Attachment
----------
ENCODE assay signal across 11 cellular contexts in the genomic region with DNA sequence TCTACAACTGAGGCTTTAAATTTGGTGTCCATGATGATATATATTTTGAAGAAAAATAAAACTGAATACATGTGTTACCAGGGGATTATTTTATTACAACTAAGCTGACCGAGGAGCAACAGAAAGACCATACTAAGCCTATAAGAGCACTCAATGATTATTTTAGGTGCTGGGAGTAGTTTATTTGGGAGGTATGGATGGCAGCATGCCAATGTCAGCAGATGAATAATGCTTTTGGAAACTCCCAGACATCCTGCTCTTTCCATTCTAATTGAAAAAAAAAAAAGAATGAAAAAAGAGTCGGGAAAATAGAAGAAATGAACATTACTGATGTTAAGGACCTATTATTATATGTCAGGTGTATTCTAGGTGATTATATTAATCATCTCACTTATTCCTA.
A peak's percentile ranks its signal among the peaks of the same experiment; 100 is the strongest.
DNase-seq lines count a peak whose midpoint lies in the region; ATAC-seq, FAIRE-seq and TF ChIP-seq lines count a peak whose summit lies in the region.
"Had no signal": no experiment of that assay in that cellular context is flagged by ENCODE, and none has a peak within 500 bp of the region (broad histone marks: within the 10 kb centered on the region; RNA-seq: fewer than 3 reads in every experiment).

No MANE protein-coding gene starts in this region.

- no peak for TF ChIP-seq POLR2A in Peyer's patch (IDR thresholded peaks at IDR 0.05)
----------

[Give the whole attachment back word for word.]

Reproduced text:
ENCODE assay signal across 11 cellular contexts in the genomic region with DNA sequence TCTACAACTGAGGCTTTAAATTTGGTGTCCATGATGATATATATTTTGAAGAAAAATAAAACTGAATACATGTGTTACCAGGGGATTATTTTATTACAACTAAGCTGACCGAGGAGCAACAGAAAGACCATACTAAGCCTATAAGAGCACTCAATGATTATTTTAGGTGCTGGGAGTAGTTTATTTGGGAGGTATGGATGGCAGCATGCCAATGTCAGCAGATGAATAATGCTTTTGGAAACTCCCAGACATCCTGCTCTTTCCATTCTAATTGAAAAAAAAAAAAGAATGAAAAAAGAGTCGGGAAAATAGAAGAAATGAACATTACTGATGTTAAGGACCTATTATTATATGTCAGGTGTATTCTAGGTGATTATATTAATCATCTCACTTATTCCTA.
A peak's percentile ranks its signal among the peaks of the same experiment; 100 is the strongest.
DNase-seq lines count a peak whose midpoint lies in the region; ATAC-seq, FAIRE-seq and TF ChIP-seq lines count a peak whose summit lies in the region.
"Had no signal": no experiment of that assay in that cellular context is flagged by ENCODE, and none has a peak within 500 bp of the region (broad histone marks: within the 10 kb centered on the region; RNA-seq: fewer than 3 reads in every experiment).

No MANE protein-coding gene starts in this region.

- no peak for TF ChIP-seq POLR2A in Peyer's patch (IDR thresholded peaks at IDR 0.05)